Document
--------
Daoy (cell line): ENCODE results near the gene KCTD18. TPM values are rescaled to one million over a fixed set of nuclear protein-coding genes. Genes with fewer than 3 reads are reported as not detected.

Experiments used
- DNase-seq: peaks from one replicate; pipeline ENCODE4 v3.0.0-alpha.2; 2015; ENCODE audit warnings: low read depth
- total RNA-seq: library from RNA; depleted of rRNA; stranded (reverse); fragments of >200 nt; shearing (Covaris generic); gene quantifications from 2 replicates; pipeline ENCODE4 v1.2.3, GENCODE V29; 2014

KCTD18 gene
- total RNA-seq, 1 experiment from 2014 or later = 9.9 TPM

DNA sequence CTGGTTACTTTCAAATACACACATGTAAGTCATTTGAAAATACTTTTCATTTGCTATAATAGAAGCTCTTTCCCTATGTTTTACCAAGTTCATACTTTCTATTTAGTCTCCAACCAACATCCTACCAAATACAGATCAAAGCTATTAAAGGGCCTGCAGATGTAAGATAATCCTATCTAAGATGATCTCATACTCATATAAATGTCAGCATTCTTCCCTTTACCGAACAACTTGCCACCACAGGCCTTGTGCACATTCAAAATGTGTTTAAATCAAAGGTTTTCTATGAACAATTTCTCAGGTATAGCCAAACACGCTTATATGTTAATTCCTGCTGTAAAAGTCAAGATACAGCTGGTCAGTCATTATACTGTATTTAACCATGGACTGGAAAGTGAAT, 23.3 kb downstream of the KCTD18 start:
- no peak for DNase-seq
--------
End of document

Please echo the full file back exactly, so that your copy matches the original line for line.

Daoy (cell line): ENCODE results near the gene KCTD18. TPM values are rescaled to one million over a fixed set of nuclear protein-coding genes. Genes with fewer than 3 reads are reported as not detected.

Experiments used
- DNase-seq: peaks from one replicate; pipeline ENCODE4 v3.0.0-alpha.2; 2015; ENCODE audit warnings: low read depth
- total RNA-seq: library from RNA; depleted of rRNA; stranded (reverse); fragments of >200 nt; shearing (Covaris generic); gene quantifications from 2 replicates; pipeline ENCODE4 v1.2.3, GENCODE V29; 2014

KCTD18 gene
- total RNA-seq, 1 experiment from 2014 or later = 9.9 TPM

DNA sequence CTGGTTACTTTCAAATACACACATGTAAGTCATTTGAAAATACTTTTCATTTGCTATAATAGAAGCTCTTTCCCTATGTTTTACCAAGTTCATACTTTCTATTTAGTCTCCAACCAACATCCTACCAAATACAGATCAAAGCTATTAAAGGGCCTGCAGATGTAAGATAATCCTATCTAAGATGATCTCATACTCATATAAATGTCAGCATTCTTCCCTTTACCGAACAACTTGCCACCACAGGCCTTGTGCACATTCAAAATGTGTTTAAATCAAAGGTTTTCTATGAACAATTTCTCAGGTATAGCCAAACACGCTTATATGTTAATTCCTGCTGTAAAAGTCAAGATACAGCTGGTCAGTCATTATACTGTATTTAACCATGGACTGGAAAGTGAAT, 23.3 kb downstream of the KCTD18 start:
- no peak for DNase-seq